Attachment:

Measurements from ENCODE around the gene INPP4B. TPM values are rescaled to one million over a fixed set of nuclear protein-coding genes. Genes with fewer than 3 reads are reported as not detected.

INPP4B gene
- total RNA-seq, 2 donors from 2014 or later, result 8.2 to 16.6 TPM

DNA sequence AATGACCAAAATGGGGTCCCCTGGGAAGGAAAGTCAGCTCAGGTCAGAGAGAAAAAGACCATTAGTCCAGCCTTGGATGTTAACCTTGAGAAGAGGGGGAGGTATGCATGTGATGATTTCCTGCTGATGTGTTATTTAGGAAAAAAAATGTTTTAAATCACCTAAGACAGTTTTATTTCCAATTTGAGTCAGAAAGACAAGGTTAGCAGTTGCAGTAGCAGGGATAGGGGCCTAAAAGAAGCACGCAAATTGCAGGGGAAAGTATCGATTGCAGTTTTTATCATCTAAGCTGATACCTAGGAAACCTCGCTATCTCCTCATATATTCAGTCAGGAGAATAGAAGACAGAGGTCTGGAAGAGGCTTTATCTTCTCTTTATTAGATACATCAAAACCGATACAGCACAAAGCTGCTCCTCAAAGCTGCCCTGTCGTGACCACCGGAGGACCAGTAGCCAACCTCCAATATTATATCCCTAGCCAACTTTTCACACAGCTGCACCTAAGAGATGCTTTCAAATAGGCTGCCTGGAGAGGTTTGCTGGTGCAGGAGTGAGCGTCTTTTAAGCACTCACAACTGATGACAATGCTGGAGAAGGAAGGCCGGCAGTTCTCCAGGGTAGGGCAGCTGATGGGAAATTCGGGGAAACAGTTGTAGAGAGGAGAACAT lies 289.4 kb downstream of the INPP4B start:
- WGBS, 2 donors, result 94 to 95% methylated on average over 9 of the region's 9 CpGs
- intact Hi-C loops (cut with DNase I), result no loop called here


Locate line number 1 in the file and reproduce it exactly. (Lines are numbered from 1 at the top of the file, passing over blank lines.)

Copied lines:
Measurements from ENCODE around the gene INPP4B. TPM values are rescaled to one million over a fixed set of nuclear protein-coding genes. Genes with fewer than 3 reads are reported as not detected.